Top 7 Mobile Apps That Need to Die

Killing Time (and Brain Cells) Has Never Been Easier With These Digital Duds

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NEW YORK ( -- Looking to waste time, money and patience?

Good, because there's an app for that. Lots of apps, even.

Somewhere in the veritable ocean that is Apple's prolific App Store (and increasingly, Google's Android Market), smartphone addicts can find a free or nominally priced mobile software to do just about anything -- from ordering lunch at Chipotle to identifying a song playing at a bar and instantly downloading it to auto-tuning your own singing voice to mimic the electro stylings of rapper T-Pain.

Still, somewhere among the more than hundreds of thousands of third-party apps available in the App Store alone, there are bound to be a proportionate number of duds. Here are seven of the Wild Wild Web's more egregious offenses against your productivity (and, more than likely, your social life).

Pocket Heat, 99 cents

Stuck in a cold office or trapped in an abysmal crevice somewhere in the Himalayas? Just fire up this handy space-heater button, and before you know it the tingle of disappointment and shame will be indistinguishable from the actual heat waves you were hoping for. And best of all, your battery will last way longer (just lay off the 3G).

iLickit-Crazy Lick Game, $1.99

If you think that an app built on the notion of actually licking your $400 smartphone is juvenile or unhygienic or generally disgusting, you're actually wrong. The makers of the all-too-real "iLickit-Crazy Lick Game," which encourages users to actually lick (with their tongues) "plates" of virtual food remnants served to them by an ornery, tech-challenged old Grandma -- but not before sterilizing their iPhone screens with alcohol or covering them with saran wrap. Because that's obviously the proper, civilized way to do it. Duh.

Hold On!, 99 cents

This app proves that despite the astounding technology that converged to create the iPhone and iPad, and myriad of potential uses for constructive good both offer, it really is the simple, stupid things in life we delight in the most. For less than a dollar, you can see how long you can keep your sweaty finger planted on a single button in the middle of an unsettling red screen. A handy timer will keep record of your "achievement" for posterity, and your time will be measured against other users'. And that's about it. The point? Well, one user/reviewer put it best: "The point of this game is to hold a freakin' button until ... you actually have a life." Sounds about right.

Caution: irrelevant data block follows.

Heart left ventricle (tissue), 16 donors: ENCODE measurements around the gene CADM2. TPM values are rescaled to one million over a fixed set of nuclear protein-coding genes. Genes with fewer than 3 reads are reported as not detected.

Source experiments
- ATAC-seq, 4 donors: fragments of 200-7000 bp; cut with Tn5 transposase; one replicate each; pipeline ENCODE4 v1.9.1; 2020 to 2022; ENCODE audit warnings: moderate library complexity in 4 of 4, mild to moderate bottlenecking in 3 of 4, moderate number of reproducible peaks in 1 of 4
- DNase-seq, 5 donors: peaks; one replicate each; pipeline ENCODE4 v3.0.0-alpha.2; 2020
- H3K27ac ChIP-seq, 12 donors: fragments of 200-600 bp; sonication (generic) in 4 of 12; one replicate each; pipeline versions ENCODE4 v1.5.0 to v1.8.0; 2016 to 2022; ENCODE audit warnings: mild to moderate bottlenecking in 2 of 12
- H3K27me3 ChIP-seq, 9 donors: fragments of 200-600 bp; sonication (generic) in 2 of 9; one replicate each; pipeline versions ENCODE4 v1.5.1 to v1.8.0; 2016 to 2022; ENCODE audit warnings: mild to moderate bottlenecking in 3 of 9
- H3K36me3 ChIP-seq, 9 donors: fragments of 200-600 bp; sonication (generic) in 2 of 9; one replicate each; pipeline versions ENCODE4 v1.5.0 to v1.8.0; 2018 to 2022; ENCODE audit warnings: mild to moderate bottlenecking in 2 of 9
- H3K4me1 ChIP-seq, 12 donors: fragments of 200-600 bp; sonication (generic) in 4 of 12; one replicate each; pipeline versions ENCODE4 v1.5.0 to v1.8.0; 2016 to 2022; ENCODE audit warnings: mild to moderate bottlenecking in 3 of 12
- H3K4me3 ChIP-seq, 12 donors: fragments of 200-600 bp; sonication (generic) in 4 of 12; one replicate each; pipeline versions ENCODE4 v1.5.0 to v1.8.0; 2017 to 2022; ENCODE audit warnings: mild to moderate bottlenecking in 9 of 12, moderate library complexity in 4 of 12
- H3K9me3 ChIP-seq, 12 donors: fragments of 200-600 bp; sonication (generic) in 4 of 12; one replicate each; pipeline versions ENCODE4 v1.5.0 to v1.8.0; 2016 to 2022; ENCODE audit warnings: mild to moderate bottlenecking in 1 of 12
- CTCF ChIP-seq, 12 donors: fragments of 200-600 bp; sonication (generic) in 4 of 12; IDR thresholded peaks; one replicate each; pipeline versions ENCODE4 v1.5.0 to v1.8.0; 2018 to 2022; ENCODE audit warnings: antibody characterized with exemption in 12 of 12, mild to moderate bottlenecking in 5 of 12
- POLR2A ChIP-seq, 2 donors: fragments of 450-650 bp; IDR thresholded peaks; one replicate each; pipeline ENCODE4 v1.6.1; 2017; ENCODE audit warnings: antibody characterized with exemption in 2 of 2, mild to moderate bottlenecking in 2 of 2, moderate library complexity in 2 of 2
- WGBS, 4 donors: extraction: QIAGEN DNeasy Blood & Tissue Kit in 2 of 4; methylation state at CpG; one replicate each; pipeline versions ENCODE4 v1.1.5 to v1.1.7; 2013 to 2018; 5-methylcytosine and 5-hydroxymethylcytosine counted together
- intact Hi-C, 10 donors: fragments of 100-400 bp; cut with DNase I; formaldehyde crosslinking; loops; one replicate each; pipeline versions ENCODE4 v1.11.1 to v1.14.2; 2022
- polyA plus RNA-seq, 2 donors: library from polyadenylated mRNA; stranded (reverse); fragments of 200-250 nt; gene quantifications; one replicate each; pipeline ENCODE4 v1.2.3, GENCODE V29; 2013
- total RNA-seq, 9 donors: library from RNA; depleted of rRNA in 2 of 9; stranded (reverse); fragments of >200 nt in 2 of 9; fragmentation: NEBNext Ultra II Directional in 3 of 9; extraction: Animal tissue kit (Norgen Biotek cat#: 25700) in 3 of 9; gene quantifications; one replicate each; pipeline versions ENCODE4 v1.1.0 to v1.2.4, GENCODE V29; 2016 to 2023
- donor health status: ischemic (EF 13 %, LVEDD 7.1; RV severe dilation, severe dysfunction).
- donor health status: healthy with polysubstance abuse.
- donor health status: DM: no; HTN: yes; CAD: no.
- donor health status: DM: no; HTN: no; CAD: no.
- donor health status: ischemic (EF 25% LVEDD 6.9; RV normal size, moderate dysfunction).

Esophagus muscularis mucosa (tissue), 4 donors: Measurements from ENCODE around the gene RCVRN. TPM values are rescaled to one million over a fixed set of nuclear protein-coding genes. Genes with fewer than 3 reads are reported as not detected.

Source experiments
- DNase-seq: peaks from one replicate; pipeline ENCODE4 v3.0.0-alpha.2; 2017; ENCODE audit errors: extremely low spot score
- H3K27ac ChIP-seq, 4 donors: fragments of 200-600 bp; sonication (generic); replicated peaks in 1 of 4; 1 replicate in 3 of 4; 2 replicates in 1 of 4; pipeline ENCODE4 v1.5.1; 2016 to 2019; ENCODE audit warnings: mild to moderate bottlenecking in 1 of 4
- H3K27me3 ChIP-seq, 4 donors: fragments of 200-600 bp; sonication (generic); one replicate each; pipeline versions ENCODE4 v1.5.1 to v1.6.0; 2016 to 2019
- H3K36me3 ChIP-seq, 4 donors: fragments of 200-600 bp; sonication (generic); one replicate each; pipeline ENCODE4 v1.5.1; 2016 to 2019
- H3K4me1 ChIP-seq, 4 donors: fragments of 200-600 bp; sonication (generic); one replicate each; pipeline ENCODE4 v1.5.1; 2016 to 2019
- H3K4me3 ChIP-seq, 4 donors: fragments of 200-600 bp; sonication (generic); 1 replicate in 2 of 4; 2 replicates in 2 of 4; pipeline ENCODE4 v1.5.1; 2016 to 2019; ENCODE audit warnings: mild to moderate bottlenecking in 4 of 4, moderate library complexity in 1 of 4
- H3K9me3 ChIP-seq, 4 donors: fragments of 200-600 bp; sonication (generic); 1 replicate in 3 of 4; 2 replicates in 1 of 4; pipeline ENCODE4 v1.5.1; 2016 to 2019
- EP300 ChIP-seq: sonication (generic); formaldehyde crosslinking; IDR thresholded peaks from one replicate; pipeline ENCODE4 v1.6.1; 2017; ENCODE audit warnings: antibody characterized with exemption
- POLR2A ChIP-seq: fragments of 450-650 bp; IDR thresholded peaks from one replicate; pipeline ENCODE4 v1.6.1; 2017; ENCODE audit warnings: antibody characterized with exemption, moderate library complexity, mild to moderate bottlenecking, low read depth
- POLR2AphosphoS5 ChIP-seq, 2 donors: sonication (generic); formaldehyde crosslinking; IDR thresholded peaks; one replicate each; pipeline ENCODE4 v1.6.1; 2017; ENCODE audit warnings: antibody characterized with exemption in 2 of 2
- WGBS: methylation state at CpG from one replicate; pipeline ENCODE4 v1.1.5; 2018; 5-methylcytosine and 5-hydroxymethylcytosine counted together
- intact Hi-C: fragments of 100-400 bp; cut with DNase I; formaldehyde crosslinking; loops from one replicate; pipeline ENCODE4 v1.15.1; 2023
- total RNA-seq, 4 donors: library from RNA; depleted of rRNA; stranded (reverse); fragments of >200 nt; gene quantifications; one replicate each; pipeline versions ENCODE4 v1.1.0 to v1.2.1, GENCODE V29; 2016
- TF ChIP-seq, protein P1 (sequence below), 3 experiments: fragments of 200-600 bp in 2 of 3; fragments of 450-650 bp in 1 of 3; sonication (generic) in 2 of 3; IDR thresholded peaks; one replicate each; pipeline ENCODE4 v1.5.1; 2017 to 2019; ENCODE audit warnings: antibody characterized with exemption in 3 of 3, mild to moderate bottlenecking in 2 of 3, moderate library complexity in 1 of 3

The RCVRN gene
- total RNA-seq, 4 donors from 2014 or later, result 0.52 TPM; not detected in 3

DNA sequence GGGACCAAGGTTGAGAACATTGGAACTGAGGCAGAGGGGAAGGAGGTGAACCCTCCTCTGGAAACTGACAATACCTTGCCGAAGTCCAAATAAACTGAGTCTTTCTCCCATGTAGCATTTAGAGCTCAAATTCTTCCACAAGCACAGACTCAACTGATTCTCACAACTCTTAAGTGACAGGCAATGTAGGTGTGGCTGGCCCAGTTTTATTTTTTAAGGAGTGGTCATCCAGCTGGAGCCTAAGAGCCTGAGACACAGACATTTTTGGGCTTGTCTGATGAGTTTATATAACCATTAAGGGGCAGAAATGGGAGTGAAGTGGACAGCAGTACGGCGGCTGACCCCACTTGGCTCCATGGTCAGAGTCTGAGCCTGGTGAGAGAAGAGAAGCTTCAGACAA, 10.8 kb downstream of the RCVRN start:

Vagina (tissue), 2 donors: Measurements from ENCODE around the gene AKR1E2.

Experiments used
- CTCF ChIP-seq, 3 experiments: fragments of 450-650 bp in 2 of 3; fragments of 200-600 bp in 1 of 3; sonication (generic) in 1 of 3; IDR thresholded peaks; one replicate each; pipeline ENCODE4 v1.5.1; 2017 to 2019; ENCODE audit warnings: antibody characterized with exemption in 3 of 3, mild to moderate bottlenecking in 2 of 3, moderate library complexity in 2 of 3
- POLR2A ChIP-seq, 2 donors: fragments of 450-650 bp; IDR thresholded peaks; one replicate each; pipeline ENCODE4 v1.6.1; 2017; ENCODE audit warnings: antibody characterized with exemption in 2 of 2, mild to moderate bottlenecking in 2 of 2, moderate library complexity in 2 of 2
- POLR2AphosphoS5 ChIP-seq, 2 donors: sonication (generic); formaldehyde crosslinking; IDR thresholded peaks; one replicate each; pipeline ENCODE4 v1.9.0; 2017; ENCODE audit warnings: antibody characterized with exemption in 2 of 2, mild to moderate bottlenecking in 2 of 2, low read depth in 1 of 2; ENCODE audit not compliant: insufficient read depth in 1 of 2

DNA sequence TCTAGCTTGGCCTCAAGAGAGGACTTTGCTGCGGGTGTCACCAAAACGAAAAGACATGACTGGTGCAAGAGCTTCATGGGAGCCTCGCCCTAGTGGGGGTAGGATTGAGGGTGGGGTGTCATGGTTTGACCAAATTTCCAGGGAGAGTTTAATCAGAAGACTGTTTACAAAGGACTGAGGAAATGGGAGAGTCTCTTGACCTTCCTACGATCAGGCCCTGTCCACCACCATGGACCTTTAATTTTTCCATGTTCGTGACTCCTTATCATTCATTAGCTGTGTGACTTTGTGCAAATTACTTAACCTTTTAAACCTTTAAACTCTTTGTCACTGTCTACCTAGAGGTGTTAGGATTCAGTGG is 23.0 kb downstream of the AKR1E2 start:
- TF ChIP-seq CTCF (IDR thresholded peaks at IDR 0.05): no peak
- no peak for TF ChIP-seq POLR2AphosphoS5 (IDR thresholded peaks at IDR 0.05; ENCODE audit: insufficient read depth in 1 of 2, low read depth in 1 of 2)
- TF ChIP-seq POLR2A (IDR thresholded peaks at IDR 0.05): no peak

Metal Detector, free

Say you can't find your keys, but you know they are somewhere within a 2-inch radius of you. Thank goodness for your Droid! With one of several creatively dubbed "Metal Detector" apps, you can use Droid's compass hardware to help aid your mini-search. Sure, you have to be virtually touching the metal item you're looking for in order for the app to react to it, which arguably renders its utility null and void, but it's one of the only remaining tricks "Droid does" that the iPhone "can't." (Or "wont." Or "can't be bothered to" because it's completely pointless. Whatever.)

Cell Phone Tracker Pro, 99 cents

Not sure who should be more ashamed in this scenario: the person who so underestimates his/her friends' intelligence as to run this half-baked GPS con job, or the hapless, wide-eyed friends who fall for it. Playing off Americans' born and bred fear of Big Brother (as well our acute voyeurism), this app promises, with tongue firmly planted in cheek, to locate any cellphone's location on planet Earth using just the phone number itself. The idea seems to be that in demonstrating this app to your dimmer friends, you offer to use one of their numbers to prove it actually works. When the GPS-locator zeroes in on your general location (which, as a crucial point of apparently overlooked fact, is their general location, too), "oohs" and "aahs" are supposed to ensue. But if the Cell Phone Tracker Pro's overwhelmingly negative reviews on iTunes are any indication, they probably won't.

Vuvuzela 2010, free

Sometimes, there can't be too much of a bad thing -- which would seem to explain the unfortunate creation of the Vuvuzela 2010 app for iPhone and iPad, which celebrates and perpetuates the blood-curdling wail of the ubiquitous horn used by South African soccer fans during World Cup matches. Just like the actual horns, which came under marked criticism during this year's matches, use of this app around others will likely be met with outrage, threats of violence, incremental loss of critical brain function and banishment from all match viewings, all of which are well-deserved.

Fart Studio -- Revolutionary New Farting Surface!, 99 cents

Steve Jobs' app utopia may be famously "free from porn," but apparently flatulence is still a welcome resident. Thanks to the unspeakably disgusting "Fart Studio -- Revolutionary New Farting Surface!" iPhone and iPad users can create sonic works of art by digitally manipulating recordings of ... well, farts. These sounds come in various incarnations (which, horrifyingly, include "Meaty," "Gas Cloud" and "Corn Chowder") and can be activated on a timer or via remote from a connected device. Though other, simpler farting apps exist, Fart Studio is perhaps the most elaborate -- and, therefore, easily the most heinous.

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